How to Restrict Your Google Search to Specific Domains

Use this easy Google trick to improve search results

Google Search
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Many website addresses end in .com, which is the most familiar of the top-level domains (TDLs). However, it isn't alone. Other top-level domains that use other suffixes exist. Some of the most common of these include:

  • .net (an alternative to .com)
  • .org (typically for but not restricted to nonprofit organizations)
  • .gov (for government sites)
  • .edu (for educational institutions)
  • .mil (for military use)
  • .com.uk, .com.us, .com.au and others (country-specific domains)

An unrestricted Google search checks across all available domains for your search terms, which can yield results that aren't specific enough for your needs. One way to make your search more relevant is to restrict it to a specific domain.

TLD-Specific Searches

To search a specific top-level domain, simply precede it with site: followed immediately by the TLD suffix without a space between them. Then, add a space and type the term for your search.

For example, say you're looking for information about textbooks, but you don't want to buy a textbook. An internet-wide search would show you mostly websites that sell textbooks. To get noncommercial search results about educational textbooks instead, confine your search to the .edu top-level domain, by typing this into the search field:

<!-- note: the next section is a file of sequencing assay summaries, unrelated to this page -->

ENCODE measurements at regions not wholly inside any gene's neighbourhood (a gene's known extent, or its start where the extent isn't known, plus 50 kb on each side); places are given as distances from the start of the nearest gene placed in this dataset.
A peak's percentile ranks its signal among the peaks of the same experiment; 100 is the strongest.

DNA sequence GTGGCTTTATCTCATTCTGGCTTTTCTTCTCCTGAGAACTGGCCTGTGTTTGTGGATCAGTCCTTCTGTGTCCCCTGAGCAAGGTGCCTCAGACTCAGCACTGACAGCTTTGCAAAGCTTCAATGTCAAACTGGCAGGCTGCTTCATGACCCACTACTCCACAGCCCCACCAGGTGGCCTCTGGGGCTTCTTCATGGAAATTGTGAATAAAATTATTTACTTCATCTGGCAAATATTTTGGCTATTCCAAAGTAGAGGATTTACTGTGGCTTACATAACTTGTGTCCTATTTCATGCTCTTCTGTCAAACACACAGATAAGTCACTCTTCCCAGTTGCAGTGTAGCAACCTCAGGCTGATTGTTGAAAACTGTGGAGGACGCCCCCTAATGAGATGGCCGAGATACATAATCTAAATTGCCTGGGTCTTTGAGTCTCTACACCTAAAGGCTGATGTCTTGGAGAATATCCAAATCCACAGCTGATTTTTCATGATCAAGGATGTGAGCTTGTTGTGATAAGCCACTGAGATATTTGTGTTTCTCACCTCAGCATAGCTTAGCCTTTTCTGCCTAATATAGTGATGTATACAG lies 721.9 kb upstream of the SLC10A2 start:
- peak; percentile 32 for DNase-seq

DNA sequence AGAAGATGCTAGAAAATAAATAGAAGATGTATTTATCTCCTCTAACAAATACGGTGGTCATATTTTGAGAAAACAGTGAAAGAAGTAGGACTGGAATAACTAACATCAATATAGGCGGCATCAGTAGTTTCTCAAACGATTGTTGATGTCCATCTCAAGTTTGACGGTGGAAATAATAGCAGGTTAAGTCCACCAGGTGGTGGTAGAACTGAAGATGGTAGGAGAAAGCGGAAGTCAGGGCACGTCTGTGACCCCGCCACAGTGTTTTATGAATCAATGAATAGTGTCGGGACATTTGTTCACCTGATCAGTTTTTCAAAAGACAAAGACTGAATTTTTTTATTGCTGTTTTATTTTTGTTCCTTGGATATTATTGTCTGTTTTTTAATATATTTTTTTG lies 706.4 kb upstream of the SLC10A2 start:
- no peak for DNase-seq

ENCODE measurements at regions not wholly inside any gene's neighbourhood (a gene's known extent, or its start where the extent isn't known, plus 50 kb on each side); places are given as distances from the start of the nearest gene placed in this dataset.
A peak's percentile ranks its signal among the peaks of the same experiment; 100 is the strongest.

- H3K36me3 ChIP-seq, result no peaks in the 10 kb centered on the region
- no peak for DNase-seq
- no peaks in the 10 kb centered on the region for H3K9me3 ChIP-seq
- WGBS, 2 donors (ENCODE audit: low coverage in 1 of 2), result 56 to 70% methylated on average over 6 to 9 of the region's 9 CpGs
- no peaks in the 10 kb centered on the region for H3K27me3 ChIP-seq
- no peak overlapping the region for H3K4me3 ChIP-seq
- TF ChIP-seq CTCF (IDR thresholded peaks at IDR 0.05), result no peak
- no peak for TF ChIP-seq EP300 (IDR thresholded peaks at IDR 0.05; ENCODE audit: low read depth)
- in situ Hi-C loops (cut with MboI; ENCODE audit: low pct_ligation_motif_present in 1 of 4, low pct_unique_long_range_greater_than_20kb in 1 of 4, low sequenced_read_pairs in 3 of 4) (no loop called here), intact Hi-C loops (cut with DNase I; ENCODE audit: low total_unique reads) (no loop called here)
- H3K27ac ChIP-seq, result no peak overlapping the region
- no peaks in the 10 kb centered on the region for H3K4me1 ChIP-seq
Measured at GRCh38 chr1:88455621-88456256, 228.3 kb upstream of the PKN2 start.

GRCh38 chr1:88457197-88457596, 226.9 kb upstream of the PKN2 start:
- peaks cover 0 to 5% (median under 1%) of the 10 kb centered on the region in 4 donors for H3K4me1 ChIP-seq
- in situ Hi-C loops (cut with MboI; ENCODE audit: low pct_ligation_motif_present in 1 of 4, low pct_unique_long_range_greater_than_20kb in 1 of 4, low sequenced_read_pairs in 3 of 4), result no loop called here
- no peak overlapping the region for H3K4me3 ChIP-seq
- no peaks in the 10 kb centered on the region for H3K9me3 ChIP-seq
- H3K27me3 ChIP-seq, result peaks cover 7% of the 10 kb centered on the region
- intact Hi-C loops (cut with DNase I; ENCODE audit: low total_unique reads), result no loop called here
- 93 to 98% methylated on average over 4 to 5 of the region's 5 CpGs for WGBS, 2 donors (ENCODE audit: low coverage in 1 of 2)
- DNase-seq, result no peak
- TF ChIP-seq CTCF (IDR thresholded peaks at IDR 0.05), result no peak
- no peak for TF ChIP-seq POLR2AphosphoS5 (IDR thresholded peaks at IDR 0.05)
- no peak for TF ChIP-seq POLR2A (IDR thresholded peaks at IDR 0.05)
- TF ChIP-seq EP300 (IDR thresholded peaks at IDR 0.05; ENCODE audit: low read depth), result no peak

site:edu textbook

You can use this method to restrict searches to any TLD.

Domain-Specific Searches

Taking this trick a step further, you can also search within any second- or third-level domain. For example, if you'd like to see what Lifewire.com has on the topic of routers, you type the following into the search bar:

site:lifewire.com routers

The search results focus on articles about routers on Lifewire, not on other sites.

Domain-specific searches can use other Google methods to tailor your searches, such as boolean searches and wildcard searches.) One of the most basic is to add quotation marks around a group of words to indicate you are searching for a phrase. For example:

site:lifewire.com "artificial intelligence"

In this case, the quotation marks tell Google to use their contents as a search phrase, rather than as separate words. You won't get results that have artificial but not intelligence. You'll receive search results from Lifewire.com on the phrase artificial intelligence